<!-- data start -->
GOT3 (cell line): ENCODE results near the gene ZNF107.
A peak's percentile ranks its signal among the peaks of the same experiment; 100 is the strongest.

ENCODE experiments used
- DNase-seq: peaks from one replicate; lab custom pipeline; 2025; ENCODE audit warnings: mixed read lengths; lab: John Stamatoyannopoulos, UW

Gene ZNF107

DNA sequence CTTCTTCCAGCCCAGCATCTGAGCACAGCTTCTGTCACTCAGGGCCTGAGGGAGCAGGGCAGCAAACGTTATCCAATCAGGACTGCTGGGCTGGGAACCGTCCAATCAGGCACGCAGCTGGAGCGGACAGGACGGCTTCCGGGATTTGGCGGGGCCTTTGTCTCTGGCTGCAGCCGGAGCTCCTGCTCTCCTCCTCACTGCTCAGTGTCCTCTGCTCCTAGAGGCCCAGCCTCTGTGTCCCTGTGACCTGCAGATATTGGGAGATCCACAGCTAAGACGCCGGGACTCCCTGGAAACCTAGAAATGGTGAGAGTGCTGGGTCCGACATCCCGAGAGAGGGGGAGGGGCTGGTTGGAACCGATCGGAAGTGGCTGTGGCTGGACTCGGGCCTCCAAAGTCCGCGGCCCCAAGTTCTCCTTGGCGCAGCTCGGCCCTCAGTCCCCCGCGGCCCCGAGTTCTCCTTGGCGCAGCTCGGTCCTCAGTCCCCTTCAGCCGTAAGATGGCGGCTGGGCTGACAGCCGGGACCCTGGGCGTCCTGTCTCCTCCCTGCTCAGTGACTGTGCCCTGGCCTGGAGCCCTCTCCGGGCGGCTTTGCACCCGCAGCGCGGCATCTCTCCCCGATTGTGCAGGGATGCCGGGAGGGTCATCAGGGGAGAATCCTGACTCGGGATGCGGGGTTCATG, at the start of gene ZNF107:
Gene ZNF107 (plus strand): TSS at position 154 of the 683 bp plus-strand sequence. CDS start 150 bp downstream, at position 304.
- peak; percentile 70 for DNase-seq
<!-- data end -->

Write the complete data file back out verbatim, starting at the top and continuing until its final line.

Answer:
GOT3 (cell line): ENCODE results near the gene ZNF107.
A peak's percentile ranks its signal among the peaks of the same experiment; 100 is the strongest.

ENCODE experiments used
- DNase-seq: peaks from one replicate; lab custom pipeline; 2025; ENCODE audit warnings: mixed read lengths; lab: John Stamatoyannopoulos, UW

Gene ZNF107

DNA sequence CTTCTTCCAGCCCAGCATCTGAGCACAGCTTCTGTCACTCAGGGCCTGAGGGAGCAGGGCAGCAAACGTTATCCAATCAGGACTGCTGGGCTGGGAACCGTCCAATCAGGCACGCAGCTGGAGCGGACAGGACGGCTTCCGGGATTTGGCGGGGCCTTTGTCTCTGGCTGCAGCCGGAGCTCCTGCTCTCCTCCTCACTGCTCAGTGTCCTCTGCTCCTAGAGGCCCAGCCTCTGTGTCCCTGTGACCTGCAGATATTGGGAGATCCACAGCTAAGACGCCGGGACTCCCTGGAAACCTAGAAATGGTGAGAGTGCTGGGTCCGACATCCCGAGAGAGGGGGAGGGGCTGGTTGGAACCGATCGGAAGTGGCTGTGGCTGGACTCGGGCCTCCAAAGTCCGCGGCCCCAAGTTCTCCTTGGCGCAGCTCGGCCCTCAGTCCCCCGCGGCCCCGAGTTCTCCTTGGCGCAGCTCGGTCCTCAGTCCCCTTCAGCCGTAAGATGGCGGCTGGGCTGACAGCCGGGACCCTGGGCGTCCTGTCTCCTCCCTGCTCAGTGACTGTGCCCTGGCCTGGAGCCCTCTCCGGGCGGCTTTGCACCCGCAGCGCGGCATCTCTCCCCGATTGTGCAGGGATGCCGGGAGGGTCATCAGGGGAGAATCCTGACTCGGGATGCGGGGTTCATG, at the start of gene ZNF107:
Gene ZNF107 (plus strand): TSS at position 154 of the 683 bp plus-strand sequence. CDS start 150 bp downstream, at position 304.
- peak; percentile 70 for DNase-seq